Abortion Protests Erupt on Campus Again


Shauntelle Thompson

Students counter protesting the pro-life demonstrators.

Matthew Schaffer, News Editor

CONTENT WARNING: Graphic images below

Chanting and singing echoed across campus as counter-protesters came together to oppose the message and graphic images displayed by pro-life campaigners on Monday, April 17, marking a two-day demonstration.

The images used by the anti-abortion group, Center of Bio-Ethical Reform, included photos that claimed to be aborted fetuses, images of the Holocaust and depictions of the a massacre of Native Americans with captions comparing abortion to genocide. 

“Abortion destroys a million of human beings every single year, so we identify it as a genocide,” said Jacinta Robin, media spokesperson for the Center of Bio-Ethical Reform. “We don’t know what else to call it with numbers so high.”

“They know they won’t change our minds, but if they can radicalize someone on the fence, that’s huge.”

— Krys Smith

The pro-life group, based out of California, travels across the country, often displaying these images on public college and university campuses.

“We believe that abortion decapitates and dismembers a child,” Robin said. “We want the public to see that.”

The demonstration was met with counter-protesters led by the Marshall University Appalachian Liberation Collective, a student organization that hosted a sign-making party for counter-protestors and offered free condoms, Plan B and fentanyl test strips to students.

“We’re showing them that this is our campus, and they’re not welcome here,” said the community organizer with the collective who goes by the name E. ”I think it’s disgraceful that they would display these very violent and misleading images to children.”

This demonstration comes just months after the U.S. Supreme Court’s decision to overturn Roe v. Wade and the resulting abortion bans that have swept across the United States, including West Virginia.

“They are also kind of rubbing it in our faces,” E said. “This is a state where abortion is illegal now, and I think this is not only redundant but also mean-spirited and cruel.”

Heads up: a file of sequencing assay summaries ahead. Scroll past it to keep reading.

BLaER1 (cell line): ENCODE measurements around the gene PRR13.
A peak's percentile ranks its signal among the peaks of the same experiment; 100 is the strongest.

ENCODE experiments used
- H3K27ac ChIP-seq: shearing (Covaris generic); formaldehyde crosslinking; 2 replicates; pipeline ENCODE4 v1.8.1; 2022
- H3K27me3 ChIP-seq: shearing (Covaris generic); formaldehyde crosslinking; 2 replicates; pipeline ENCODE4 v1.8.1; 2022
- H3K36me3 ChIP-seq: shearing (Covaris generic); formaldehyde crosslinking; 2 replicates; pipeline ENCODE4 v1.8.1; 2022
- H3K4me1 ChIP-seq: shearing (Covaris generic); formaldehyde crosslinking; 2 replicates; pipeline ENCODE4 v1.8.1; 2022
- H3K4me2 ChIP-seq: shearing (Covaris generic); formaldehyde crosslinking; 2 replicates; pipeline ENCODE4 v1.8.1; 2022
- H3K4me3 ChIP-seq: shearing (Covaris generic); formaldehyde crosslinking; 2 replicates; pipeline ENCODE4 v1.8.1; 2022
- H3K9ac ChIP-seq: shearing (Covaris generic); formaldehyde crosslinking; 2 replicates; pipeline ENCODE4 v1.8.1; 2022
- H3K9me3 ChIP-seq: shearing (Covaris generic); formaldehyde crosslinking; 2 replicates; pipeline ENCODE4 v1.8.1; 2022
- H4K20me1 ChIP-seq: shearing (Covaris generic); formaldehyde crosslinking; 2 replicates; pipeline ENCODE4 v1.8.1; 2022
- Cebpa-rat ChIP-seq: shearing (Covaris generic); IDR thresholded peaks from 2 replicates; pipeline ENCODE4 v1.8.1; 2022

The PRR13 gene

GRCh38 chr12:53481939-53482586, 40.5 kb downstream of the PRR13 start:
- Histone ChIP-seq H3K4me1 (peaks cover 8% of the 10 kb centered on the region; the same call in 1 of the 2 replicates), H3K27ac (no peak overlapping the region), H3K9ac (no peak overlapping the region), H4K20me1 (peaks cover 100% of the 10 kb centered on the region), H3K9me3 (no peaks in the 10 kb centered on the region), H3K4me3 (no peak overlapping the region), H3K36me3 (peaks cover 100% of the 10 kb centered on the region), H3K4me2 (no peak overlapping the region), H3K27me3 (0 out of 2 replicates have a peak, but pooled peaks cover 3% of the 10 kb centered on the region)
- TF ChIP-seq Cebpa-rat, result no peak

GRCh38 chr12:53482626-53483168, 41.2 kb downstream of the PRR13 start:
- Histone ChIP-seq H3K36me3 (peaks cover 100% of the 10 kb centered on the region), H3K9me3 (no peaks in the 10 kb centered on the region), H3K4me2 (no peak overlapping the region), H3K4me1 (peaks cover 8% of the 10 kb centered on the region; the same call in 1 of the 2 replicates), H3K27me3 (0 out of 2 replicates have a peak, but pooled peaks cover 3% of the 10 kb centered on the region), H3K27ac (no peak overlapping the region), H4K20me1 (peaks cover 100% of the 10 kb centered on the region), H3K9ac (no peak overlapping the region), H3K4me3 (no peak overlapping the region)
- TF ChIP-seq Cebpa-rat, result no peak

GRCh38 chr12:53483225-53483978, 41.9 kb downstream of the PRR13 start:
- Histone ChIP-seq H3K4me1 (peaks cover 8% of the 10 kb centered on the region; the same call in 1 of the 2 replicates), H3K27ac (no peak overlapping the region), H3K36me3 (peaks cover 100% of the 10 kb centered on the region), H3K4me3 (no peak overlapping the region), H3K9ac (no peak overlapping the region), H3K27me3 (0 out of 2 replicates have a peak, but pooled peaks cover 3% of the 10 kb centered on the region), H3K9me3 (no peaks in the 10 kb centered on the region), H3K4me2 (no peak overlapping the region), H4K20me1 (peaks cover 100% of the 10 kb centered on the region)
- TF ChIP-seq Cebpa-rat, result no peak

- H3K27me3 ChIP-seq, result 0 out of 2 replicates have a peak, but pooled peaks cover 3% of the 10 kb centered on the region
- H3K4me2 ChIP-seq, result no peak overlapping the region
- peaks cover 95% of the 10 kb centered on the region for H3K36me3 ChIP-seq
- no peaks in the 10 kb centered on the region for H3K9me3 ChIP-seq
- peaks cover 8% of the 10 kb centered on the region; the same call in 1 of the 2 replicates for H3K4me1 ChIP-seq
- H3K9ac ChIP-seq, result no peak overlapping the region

The pro-life demonstrators also compared abortion to the Battle of Wounded Knee, a massacre of nearly 300 Indigenous people in South Dakota in 1890 by the U.S. Military, a comparison that E said is insensitive to Indigenous students.

Alongside the counter-protesters, the University’s Women’s and Gender Center set up a table to provide support, resources like condoms and informative pamphlets and information to students near the demonstration. 

“The Women’s and Gender Center, and centers like it on campuses all over the state, are really important for being able to give resources,” said Krys Smith, member of the Women’s and Gender Center and Appalachian Liberation Collective. “So many of these graphic, gory images, they do that to get outrage. It is how they gain a profit.”

“They have a significant record when it comes to suing the pants off of people as soon as someone touches their things or does anything against them that could solicit any sort of case they could figure out,” they said.

“They know they won’t change our minds, but if they can radicalize someone on the fence, that’s huge,” Smith said.

This marks the second pro-life group to visit the campus this month with the Columbus, Ohio, group Created Equal visiting the campus on March 5. The demonstration also drew a significant number of counter-protesters on campus.

“We have to have hope and give each other hope,” E said. “As long as we keep this solidarity going, we will win in the end.”